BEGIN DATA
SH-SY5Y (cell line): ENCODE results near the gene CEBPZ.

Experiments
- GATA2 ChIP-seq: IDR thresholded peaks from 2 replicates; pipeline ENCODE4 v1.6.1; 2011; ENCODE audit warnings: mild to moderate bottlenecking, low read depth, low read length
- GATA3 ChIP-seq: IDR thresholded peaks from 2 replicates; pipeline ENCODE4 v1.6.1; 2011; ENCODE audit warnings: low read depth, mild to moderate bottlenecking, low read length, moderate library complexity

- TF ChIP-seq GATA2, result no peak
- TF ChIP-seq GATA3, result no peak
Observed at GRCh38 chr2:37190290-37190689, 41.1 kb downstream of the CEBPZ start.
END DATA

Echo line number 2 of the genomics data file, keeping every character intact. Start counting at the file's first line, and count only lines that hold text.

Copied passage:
Experiments